Little Cracks

Little Cracks
by Jesse Sprague

At the foot of the stairs, two steps away from the light switch, sits the doll. Cracks web her ancient porcelain face, and her hair is thinning in the wig over her carved scalp. A quirk of the house puts the light switch at the bottom and not the top of the wooden slat stairs. After I descend, I must frantically slap the light on. Before the bulb illuminates, her eyes are the only thing I can see—orange with tiny pinpoints of black at the center.


“Is this a joke?” Father yells. “This is how people get sick! Does this water feel hot enough to kill anything?” His grip on my wrist tightens as he drags me back to the sink and shoves my hand into the soapy water.

Silence is golden when he’s like this. I should know.

“They’re clean!” I say. “Leave me alone!”

He turns on the spout, still bellowing. The words strike my ears, but I don’t hear them. Steam begins pouring up as he tosses the dishes I just finished cleaning into the sink. Only the red handle is on. I take a few steps away from him as the last of the plates plunges into water so hot even Father thinks it kills germs. What does he think it will do to me?

“Scrub the dishes, Ally.” There is so much steam. “I ask so little of you, so very little.”

I clench my fists and run out of the kitchen toward the basement door.

She waits for me below, but the house is bright. My fear of her seems flimsy when I’m facing Father. In the light, he is my only fear.

I want to cradle her in my arms. She is my one true confidant. She listens patiently, this doll of my grandmother’s youth. She loves me as long as the light is on, and I love her ivory dress and tiny, painted mouth.

The door opens at my frantic handling, and I dive inside. The door slams. I clamp my hands over the knob.

The doorknob twists on the other side. I hold tight.

“Stay in there, then. You filthy ingrate.” The lock clicks.

My hand falls off of the doorknob and I turn to face the blackness.

Her gaze is different in the dark, and I see sharp little teeth under her lips. She is afraid of the dark. She hates living in it.

I will tell her about Father, and she’ll agree that little hands burn faster than germs. Locking a child in the dark is evil. She understands that better than anyone. But first, I have to make it all the way down the stairs. It would be simple for her to reach me in the dark and let her tiny teeth rip open my throat.

I hear Joe’s voice upstairs. He’s yelling. Has Father picked a fight with him, or is Joe trying to defend me? Sitting down on the middle stair, I wait for her to come for me. I don’t want to be afraid. My hands press my ears and the shouting muffles, but now I won’t hear her if she comes. She has never come for me before. Maybe she sees my cracks and forgives me for living in the light she is denied.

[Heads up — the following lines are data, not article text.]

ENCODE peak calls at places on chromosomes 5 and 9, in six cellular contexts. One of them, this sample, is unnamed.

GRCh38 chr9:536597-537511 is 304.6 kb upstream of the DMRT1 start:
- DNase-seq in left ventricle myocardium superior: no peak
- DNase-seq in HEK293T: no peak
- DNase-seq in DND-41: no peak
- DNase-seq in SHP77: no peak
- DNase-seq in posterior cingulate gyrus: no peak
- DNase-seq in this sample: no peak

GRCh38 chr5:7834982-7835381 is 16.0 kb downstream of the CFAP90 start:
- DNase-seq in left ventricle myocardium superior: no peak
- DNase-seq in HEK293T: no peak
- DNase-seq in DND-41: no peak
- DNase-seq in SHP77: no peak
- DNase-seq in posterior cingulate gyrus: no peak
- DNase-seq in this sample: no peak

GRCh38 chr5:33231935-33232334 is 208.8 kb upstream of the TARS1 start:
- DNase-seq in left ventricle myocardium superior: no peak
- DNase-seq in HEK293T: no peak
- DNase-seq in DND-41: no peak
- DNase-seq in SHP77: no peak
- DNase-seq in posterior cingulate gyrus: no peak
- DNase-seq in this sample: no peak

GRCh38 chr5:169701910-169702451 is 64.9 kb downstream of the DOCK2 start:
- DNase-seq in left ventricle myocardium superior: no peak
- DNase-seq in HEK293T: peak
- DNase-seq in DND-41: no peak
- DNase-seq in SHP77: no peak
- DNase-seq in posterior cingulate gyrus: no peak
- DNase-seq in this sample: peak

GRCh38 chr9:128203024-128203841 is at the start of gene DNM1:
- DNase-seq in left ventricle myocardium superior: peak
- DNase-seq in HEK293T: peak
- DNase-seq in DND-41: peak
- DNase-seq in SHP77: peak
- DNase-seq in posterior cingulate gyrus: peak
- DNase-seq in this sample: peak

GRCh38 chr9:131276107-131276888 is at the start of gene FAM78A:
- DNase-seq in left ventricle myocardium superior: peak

From the house, there is a crash. A small squeak that was supposed to be a scream erupts from my lips and I run down the remaining stairs. My hand swats at the light switch.

It misses.

The darkness is closing in. I try not to be afraid. She likes the taste of fear in the dark, and she will forget we are friends.

Would her voice be black as her time-infected cracks or the same violent yellow-orange as her eyes? I can’t see them glimmering where her eyes should be on the shelf.

A shrill scream escapes my throat. No one will come. Father wants me to be scared, and Joe is no match for a full-grown man. I hate Mother because while I know she loves me, that she loves us, I know she will not contradict him. Calling it a “unified front” is her excuse not to see.

I hate her most. She stores her doll at the bottom of the stairs because Father does not want it in their room. It’s her job to take care of all of us, and if she did her job, the doll wouldn’t have so much hate.

My hand moves again and misses. I don’t want to cry. She doesn’t like tears because she can’t cry.

“Please don’t hurt me.”

Is there a sound? There can’t have been a sound. There is no one in the basement except me.

“Please,” I say again. This time my seeking fingers find the switch and the light bursts on. It flickers at first as the old bulb warms up.

She is not on the shelf.

I rotate looking for her. If I can see her, she won’t hurt me. The stairs creak and my eyes move to the source.

Finally, I see her crouching by the bottom step. One fist is resting against the post and the other on the stair. I sit and touch her remaining hair with a trembling hand. She almost reached me this time. And then, I think of it, and I pick her up.

“Tonight,” I whisper to her—she is my co-conspirator—“Tonight I’ll put you on Mother and Father’s bed. If Father was gone, you could sleep in the house every night. You could live in the warmth and the light.”

I switch off the light and hope she lets me reach the top of the stairs. I know she likes my fear, but I think she likes my caresses too. I have to trust she can see my cracks. At some point, you have to trust someone.


Copyright © 2015 Jesse Sprague